Frost Injury in Wheat
In 2004, frost injury had not been seen in the southwest for over 20 years but here we are two years later and again we are talking about an early spring frost! This article has been modified and originally appeared in the May 7, 2004 Crop-Pest Ontario Newsletter issue.
Although today's winter wheat varieties can tolerate very low temperatures during the winter, their ability to tolerate (hardiness) low temperatures decreases significantly when growth continues in the spring (Figure 1). When the frost (cold injury) occurs is very important (Table 1). Injury during the tillering stage does not normally impact yield since the growing point is protected (below ground). Leaves are often twisted, hooked, light green to yellow in colour with burned (necrotic) leaf tips (Figure 2). In some fields, frost injury is evident with newly emerging leaves unable to expand properly, and exposed leaves showing injury similar to "sun scald" in corn.
Leaves injured by spring frost appear at first water-soaked, then dark green. These injured leaves dry out and quickly turn brown. This type of injury had not been seen in the southwest for over 20 years!
Although, growth may be delayed for a short period, new leaves and tillers will emerge and growth will continue under favourable conditions.
In addition, there are differences in variety tolerances to low spring temperatures and cold injury symptoms will often be more obvious in these varieties and may reduce vigour and yield in these varieties. If you are concerned about a particular variety contact your seed dealer.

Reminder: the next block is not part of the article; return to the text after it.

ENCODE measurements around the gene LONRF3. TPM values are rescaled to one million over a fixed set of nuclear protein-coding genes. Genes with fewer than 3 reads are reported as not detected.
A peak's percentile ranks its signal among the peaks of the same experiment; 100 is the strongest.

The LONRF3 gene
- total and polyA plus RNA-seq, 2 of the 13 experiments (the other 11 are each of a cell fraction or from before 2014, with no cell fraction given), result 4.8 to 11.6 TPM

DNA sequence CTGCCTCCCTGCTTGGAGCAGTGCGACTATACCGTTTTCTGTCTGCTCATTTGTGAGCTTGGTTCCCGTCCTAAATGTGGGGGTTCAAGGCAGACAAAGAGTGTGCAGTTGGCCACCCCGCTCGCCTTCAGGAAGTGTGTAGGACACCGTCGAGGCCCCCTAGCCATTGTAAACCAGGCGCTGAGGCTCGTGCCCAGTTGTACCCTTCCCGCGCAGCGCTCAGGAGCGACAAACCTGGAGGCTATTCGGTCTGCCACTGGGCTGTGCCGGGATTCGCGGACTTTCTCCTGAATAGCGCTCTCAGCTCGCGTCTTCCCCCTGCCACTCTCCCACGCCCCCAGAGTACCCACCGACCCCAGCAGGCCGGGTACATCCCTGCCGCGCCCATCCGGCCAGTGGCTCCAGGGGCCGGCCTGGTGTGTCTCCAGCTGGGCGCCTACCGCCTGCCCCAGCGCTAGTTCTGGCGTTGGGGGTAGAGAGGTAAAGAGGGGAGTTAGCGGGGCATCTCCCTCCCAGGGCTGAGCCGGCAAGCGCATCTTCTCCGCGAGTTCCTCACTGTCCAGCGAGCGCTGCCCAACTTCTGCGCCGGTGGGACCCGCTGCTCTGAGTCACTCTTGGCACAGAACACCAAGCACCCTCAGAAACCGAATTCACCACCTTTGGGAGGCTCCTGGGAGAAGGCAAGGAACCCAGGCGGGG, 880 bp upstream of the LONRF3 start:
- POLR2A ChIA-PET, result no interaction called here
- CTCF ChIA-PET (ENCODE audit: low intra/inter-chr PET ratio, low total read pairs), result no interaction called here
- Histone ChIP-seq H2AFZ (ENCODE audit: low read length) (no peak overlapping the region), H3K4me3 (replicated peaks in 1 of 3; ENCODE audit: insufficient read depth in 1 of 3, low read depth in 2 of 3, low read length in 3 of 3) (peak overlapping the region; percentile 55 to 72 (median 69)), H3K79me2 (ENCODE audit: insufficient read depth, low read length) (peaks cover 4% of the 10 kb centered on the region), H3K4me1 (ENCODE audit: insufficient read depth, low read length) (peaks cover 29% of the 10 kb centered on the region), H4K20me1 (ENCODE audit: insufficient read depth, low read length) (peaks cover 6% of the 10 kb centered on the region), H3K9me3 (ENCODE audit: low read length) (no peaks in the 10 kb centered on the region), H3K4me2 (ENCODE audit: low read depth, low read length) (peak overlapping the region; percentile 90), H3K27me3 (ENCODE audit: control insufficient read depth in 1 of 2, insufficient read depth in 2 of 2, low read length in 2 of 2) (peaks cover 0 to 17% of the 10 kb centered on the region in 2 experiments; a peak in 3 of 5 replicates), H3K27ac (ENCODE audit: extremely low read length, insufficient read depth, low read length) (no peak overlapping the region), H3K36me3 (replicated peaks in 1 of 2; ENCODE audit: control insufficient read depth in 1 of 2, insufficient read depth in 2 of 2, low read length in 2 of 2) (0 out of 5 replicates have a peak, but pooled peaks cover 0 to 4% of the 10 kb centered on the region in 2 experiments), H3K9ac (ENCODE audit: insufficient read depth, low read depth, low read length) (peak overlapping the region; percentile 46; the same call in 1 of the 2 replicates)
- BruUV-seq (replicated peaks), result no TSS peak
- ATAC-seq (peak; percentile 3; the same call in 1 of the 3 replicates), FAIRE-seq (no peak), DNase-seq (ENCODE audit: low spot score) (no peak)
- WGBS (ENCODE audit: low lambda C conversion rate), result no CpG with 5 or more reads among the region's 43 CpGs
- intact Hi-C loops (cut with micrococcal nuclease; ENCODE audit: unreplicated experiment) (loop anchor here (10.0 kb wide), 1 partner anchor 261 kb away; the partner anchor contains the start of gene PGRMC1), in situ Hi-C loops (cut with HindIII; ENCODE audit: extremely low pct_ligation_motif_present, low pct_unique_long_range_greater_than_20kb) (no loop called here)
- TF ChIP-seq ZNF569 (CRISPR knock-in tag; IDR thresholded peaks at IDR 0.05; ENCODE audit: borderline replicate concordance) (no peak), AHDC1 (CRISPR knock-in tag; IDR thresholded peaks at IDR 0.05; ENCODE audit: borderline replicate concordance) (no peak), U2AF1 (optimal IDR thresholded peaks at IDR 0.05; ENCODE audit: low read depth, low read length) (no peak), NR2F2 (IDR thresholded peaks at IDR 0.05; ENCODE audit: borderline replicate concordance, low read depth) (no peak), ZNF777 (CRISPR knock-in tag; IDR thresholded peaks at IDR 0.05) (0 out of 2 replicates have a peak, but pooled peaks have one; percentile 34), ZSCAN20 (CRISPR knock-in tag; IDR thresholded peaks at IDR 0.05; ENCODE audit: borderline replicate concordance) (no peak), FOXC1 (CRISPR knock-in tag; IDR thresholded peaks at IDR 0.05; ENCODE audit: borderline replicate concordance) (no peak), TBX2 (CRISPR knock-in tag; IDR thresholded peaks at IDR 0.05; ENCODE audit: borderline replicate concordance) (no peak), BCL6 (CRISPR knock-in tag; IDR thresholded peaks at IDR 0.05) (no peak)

As the wheat plant moves into the stem elongation (jointing) growth stages (Zadok's 31 to 47), low temperatures can result in significant damage since the growing point (head) is no longer protected. It is in these most advanced wheat fields in the southwest where significant injury has occurred. The growing point should be examined in these fields. In addition, frosts that occur during tiller elongation can cause the collapse and death of young growing (meristematic) tissues immediately above and below nodes.
The growing point will be just above the uppermost node. Take a sharp knife and split the stem lengthwise. If the growing point is bright yellow-green and firm then it is fine. However, if it has a water soaked (wet) appearance, mushy or has become off-white or brown, damage has occurred. Do not just rely on leaf symptoms, examine the growing point.
Figure 4 - A yellow or necrotic leaf emerging
Figure 5 - Examine growing point - Texas A&M
Figure 6- Growth Stages of the Wheat Plant (Courtesy of Nebraska State University)
Seedling Stage is the growth stage from wheat emergence until the
plants begin to tiller.
Another factor that should be taken into consideration in your decision to keep or replant to another crop (corn preferably for rotation purposes) is uneven maturity. Mild or partial injury can result in slightly decreased yields but more importantly many late tillers will develop that will mature later then the normal or unaffected tillers. If Fusarium head blight becomes an issue this year, the differences in heading dates could make it difficult to time a Folicur application.
Although the three or four cold nights during the week of April 24th may have caused some frost injury it appears less then what was seen in 2004 when frost occurred as late as May 4th. In 2004, the majority of these fields (95%+) recovered quickly with minimal adverse effects.
That is if the growing point was not exposed to freezing temperatures, therefore the growing point of the most advanced wheat however needs to be examined. Stake the damage areas and keep an eye on them for the remainder of the season.
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